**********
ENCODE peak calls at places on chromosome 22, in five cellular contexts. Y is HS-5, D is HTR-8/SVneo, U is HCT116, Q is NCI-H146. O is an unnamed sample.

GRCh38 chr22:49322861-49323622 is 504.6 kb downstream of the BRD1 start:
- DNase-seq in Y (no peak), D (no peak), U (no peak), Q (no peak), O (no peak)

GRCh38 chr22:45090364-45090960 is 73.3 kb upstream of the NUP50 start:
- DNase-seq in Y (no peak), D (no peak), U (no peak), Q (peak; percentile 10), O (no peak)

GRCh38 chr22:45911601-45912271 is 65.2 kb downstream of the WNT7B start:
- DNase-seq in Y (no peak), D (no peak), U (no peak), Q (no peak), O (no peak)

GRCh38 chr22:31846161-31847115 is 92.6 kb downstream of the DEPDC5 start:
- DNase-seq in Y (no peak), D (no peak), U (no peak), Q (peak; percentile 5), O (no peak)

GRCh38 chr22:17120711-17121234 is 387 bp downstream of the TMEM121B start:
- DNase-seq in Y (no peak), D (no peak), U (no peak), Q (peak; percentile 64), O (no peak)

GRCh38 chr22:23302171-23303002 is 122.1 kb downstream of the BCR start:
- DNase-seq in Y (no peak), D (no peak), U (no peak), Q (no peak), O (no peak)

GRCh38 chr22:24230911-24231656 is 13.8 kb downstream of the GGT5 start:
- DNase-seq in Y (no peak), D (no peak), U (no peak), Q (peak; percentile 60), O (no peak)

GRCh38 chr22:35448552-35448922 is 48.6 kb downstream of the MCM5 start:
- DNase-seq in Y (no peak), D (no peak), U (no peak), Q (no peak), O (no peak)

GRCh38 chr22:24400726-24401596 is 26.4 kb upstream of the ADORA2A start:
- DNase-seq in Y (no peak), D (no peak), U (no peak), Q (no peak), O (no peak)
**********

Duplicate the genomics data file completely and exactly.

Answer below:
ENCODE peak calls at places on chromosome 22, in five cellular contexts. Y is HS-5, D is HTR-8/SVneo, U is HCT116, Q is NCI-H146. O is an unnamed sample.

GRCh38 chr22:49322861-49323622 is 504.6 kb downstream of the BRD1 start:
- DNase-seq in Y (no peak), D (no peak), U (no peak), Q (no peak), O (no peak)

GRCh38 chr22:45090364-45090960 is 73.3 kb upstream of the NUP50 start:
- DNase-seq in Y (no peak), D (no peak), U (no peak), Q (peak; percentile 10), O (no peak)

GRCh38 chr22:45911601-45912271 is 65.2 kb downstream of the WNT7B start:
- DNase-seq in Y (no peak), D (no peak), U (no peak), Q (no peak), O (no peak)

GRCh38 chr22:31846161-31847115 is 92.6 kb downstream of the DEPDC5 start:
- DNase-seq in Y (no peak), D (no peak), U (no peak), Q (peak; percentile 5), O (no peak)

GRCh38 chr22:17120711-17121234 is 387 bp downstream of the TMEM121B start:
- DNase-seq in Y (no peak), D (no peak), U (no peak), Q (peak; percentile 64), O (no peak)

GRCh38 chr22:23302171-23303002 is 122.1 kb downstream of the BCR start:
- DNase-seq in Y (no peak), D (no peak), U (no peak), Q (no peak), O (no peak)

GRCh38 chr22:24230911-24231656 is 13.8 kb downstream of the GGT5 start:
- DNase-seq in Y (no peak), D (no peak), U (no peak), Q (peak; percentile 60), O (no peak)

GRCh38 chr22:35448552-35448922 is 48.6 kb downstream of the MCM5 start:
- DNase-seq in Y (no peak), D (no peak), U (no peak), Q (no peak), O (no peak)

GRCh38 chr22:24400726-24401596 is 26.4 kb upstream of the ADORA2A start:
- DNase-seq in Y (no peak), D (no peak), U (no peak), Q (no peak), O (no peak)